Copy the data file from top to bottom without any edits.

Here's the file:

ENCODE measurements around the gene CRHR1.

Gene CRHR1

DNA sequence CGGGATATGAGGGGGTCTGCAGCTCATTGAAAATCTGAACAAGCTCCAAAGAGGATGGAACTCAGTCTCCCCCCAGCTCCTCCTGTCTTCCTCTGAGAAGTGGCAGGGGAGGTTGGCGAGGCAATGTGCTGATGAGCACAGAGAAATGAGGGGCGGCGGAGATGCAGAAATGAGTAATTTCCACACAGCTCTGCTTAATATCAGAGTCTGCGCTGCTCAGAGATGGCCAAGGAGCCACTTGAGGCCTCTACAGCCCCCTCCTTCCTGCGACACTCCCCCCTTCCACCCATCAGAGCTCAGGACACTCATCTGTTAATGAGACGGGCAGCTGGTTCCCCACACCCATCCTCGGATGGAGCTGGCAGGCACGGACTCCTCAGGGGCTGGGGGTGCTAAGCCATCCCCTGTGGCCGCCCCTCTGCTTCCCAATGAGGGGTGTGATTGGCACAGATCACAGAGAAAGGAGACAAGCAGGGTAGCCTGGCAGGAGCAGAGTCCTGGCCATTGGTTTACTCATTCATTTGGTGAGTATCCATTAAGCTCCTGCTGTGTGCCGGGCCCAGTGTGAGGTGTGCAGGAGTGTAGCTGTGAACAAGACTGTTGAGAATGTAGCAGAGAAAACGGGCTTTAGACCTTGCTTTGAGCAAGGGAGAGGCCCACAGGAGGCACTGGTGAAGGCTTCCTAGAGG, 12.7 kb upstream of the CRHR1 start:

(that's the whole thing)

ENCODE measurements around the gene CRHR1.

Gene CRHR1

DNA sequence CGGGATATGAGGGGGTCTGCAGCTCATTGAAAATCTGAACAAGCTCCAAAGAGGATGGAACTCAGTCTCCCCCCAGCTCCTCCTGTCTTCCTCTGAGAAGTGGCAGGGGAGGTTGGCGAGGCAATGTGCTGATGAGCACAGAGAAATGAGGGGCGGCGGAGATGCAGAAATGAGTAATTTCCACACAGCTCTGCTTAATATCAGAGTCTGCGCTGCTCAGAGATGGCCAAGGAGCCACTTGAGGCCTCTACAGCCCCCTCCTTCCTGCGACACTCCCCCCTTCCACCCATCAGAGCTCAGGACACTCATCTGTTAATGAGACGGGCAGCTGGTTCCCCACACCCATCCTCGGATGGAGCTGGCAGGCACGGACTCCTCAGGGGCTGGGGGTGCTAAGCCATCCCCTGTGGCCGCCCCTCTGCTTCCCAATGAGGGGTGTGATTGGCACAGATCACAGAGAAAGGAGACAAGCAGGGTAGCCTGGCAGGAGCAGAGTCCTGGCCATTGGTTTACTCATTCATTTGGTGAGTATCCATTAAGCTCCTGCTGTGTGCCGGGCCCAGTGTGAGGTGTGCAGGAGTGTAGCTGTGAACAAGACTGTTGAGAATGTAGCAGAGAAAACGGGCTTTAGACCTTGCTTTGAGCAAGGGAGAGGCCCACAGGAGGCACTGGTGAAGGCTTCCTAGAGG, 12.7 kb upstream of the CRHR1 start: